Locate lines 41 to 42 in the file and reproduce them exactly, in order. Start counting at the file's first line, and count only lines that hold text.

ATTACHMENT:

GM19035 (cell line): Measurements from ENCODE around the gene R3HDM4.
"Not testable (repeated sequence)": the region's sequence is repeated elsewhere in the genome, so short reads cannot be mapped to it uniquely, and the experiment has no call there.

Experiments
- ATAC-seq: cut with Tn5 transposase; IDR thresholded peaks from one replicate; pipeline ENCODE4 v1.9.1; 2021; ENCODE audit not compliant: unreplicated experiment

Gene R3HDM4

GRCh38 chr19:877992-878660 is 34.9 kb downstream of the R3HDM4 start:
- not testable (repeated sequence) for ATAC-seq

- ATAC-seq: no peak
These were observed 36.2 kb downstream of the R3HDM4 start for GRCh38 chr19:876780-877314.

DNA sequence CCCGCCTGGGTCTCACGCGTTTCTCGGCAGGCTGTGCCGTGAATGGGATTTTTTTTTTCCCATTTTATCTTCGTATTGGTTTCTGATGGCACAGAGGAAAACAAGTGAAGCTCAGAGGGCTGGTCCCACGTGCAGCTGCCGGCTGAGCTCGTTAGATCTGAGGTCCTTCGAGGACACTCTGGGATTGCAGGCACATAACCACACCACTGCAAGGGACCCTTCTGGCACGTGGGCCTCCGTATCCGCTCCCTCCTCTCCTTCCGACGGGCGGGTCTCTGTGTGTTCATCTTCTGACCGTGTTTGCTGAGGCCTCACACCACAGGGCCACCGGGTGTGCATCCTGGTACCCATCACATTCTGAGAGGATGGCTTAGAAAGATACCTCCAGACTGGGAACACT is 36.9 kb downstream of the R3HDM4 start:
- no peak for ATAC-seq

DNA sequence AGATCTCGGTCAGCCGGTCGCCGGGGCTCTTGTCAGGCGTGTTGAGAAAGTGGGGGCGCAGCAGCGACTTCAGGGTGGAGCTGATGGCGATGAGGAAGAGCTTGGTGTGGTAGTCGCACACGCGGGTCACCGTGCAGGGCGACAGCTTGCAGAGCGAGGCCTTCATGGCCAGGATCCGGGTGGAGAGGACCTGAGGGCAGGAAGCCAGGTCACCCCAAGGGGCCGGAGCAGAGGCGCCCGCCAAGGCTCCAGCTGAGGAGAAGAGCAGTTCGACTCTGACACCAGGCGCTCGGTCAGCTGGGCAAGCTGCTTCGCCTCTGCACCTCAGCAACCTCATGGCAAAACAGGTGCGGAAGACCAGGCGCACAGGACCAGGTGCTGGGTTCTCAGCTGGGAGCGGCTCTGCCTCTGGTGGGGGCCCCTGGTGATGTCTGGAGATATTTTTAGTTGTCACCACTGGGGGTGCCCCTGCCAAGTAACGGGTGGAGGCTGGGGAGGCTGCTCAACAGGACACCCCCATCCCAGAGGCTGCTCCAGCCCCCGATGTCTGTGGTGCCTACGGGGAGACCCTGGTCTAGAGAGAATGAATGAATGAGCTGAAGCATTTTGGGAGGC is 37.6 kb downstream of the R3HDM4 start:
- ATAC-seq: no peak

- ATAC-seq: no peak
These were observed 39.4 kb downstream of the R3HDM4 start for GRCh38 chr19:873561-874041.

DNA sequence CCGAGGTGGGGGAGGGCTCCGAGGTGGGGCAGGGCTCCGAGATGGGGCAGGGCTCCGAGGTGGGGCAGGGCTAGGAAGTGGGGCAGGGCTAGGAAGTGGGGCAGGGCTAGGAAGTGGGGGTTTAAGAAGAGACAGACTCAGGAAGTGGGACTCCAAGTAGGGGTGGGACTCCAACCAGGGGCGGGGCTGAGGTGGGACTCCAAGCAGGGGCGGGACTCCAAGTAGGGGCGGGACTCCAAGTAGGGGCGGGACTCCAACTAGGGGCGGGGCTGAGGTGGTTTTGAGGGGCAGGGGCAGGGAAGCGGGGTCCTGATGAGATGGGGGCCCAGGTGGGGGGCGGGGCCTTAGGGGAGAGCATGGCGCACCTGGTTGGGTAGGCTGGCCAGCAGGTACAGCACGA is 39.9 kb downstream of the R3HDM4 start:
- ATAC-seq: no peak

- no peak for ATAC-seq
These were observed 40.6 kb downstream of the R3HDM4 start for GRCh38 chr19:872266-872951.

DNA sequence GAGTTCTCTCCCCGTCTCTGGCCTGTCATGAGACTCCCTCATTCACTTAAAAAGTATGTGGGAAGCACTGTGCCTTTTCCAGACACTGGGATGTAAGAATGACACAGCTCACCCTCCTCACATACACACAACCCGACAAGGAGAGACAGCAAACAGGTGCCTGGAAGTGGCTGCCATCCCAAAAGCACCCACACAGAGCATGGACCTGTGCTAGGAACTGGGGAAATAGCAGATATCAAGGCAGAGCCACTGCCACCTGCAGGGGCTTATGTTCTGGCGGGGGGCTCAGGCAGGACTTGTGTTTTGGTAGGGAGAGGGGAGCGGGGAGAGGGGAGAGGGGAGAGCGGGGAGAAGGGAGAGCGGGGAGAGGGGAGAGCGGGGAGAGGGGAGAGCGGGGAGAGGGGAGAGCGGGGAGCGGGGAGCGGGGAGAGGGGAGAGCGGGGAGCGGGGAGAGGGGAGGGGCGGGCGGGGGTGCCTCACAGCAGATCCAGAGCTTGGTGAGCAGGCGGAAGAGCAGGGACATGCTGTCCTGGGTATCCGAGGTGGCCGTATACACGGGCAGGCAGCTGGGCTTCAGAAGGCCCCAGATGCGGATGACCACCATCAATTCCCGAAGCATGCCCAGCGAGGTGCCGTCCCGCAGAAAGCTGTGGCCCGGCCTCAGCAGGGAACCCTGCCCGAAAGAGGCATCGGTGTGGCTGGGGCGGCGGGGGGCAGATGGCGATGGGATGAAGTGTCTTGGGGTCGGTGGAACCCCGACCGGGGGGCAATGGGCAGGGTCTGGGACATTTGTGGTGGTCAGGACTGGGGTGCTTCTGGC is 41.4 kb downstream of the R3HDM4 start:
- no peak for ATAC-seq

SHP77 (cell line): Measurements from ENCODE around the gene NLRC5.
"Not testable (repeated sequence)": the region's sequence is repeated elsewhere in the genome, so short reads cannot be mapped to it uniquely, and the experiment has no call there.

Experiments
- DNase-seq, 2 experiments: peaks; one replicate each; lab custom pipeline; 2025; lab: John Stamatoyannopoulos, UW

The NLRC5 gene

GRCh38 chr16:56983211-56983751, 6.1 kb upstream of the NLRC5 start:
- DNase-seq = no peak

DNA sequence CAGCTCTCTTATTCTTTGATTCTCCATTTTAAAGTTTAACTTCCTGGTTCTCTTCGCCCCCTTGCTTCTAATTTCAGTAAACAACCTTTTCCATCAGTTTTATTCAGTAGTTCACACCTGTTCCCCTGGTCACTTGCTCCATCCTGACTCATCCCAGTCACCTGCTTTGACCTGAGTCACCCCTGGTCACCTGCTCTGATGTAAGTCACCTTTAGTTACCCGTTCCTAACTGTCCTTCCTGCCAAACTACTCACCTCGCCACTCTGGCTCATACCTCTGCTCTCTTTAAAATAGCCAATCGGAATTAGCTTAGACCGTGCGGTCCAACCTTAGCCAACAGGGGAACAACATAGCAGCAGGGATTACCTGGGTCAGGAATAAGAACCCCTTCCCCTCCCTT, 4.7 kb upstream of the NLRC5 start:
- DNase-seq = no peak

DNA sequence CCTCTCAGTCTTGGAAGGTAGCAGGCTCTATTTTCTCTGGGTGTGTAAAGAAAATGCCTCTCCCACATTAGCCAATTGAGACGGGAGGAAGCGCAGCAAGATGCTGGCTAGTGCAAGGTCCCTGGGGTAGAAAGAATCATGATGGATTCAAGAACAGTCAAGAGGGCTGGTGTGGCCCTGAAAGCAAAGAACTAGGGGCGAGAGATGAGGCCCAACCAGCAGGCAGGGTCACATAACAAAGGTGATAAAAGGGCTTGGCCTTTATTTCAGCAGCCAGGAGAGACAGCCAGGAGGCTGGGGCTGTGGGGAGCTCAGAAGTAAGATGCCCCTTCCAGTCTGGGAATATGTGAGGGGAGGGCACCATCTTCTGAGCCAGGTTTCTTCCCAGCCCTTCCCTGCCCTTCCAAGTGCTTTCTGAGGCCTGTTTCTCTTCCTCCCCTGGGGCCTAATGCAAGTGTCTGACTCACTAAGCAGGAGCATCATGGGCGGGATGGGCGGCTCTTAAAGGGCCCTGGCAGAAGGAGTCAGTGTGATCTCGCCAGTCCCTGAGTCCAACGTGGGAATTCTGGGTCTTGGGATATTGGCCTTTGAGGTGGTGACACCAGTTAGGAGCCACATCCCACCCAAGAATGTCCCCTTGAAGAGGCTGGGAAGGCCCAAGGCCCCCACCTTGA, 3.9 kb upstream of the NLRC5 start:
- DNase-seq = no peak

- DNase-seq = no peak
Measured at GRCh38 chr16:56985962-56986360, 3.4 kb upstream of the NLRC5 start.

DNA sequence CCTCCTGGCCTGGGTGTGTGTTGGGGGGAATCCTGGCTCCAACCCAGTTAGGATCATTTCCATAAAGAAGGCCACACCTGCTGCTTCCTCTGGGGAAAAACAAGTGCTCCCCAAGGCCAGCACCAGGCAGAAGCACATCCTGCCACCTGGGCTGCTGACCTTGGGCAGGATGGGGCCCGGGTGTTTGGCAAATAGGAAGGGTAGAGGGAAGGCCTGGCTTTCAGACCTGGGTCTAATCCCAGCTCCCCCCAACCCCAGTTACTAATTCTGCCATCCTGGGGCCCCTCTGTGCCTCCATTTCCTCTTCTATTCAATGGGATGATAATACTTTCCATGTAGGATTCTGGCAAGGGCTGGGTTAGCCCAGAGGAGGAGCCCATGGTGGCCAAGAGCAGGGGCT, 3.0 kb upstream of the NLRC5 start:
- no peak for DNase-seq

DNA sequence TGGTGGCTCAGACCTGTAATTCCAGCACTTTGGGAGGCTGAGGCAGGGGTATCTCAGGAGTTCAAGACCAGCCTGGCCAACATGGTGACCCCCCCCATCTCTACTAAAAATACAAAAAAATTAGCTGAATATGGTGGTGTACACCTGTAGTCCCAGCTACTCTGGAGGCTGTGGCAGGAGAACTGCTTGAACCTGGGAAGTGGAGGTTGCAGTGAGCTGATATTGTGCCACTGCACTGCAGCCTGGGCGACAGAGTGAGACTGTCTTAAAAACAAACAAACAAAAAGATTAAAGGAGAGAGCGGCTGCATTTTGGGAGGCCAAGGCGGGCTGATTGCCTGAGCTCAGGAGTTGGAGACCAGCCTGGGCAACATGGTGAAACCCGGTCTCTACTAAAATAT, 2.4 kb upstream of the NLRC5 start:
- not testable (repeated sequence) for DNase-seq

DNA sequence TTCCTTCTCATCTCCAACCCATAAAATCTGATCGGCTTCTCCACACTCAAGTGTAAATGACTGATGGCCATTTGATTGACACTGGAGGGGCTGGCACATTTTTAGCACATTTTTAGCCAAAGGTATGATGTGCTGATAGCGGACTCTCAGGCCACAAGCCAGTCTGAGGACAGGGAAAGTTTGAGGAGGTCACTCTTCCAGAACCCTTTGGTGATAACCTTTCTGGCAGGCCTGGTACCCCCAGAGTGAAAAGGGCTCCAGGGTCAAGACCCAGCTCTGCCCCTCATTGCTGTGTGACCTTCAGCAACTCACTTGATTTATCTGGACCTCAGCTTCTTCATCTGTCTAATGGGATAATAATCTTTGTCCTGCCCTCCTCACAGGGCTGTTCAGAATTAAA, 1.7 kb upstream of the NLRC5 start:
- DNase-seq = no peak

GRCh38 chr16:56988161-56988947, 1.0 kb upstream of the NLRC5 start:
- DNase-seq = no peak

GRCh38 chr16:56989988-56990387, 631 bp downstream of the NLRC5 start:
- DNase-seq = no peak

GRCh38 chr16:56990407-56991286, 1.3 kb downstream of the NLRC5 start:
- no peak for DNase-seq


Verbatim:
GRCh38 chr16:56988161-56988947, 1.0 kb upstream of the NLRC5 start:
- DNase-seq = no peak